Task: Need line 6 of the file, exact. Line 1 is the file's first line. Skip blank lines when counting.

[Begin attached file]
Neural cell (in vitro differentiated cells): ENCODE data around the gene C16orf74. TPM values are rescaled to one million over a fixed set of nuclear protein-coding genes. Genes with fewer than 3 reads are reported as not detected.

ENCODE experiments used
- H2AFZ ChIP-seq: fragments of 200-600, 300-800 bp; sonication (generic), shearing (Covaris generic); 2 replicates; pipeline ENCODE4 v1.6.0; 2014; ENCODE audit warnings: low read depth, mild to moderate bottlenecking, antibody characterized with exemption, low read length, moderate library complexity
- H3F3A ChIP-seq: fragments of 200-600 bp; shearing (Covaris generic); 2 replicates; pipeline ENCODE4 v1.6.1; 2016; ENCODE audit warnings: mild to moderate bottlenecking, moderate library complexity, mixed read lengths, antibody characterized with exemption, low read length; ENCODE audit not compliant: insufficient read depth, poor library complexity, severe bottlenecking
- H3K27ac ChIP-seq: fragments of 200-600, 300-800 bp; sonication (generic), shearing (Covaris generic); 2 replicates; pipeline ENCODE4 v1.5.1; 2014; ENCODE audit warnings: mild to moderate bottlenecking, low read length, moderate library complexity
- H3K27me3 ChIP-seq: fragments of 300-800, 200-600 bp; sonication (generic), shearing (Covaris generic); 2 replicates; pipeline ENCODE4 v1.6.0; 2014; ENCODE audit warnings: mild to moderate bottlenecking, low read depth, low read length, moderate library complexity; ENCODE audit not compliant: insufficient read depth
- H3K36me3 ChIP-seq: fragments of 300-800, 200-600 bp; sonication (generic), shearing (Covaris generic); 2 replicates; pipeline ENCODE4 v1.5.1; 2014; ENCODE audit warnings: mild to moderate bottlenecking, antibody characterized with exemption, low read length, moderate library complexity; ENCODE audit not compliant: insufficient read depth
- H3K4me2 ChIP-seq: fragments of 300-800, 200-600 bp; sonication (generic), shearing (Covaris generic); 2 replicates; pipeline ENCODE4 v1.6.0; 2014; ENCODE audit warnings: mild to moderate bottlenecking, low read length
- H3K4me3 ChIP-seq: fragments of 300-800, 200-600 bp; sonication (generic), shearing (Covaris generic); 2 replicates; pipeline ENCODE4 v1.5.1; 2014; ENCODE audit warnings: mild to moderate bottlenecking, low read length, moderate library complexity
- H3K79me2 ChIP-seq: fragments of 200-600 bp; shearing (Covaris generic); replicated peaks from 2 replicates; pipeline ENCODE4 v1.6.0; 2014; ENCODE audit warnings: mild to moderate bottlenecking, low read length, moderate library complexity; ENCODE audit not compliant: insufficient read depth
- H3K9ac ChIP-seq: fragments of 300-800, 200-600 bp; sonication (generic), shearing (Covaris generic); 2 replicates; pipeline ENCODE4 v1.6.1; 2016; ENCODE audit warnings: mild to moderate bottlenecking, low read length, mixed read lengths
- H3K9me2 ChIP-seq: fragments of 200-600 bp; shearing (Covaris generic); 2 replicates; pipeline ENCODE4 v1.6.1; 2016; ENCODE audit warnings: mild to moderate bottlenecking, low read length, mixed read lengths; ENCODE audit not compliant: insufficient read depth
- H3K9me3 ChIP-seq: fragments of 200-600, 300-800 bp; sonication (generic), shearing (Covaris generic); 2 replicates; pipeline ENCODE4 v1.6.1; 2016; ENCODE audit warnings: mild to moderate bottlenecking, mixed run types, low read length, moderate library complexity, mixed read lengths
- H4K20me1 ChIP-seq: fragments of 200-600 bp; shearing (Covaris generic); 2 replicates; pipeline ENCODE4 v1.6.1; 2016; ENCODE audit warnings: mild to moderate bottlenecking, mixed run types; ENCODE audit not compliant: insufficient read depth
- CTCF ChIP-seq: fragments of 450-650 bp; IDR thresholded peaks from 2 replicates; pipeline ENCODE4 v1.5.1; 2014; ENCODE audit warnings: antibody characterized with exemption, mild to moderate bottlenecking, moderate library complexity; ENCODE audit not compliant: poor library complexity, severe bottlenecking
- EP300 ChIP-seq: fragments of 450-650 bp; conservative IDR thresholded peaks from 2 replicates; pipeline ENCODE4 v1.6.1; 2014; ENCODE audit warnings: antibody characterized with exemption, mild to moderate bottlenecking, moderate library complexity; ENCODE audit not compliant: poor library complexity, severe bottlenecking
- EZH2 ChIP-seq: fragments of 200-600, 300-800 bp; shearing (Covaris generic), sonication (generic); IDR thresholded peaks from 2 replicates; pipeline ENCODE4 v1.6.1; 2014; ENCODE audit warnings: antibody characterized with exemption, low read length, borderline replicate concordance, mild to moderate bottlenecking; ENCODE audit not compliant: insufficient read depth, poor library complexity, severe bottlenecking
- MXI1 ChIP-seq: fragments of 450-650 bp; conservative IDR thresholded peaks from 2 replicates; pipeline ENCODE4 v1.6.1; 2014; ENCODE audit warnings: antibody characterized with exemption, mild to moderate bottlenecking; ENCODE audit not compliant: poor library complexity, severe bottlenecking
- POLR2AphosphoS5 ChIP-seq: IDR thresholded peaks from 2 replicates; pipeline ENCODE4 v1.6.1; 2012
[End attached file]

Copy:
- H3K27me3 ChIP-seq: fragments of 300-800, 200-600 bp; sonication (generic), shearing (Covaris generic); 2 replicates; pipeline ENCODE4 v1.6.0; 2014; ENCODE audit warnings: mild to moderate bottlenecking, low read depth, low read length, moderate library complexity; ENCODE audit not compliant: insufficient read depth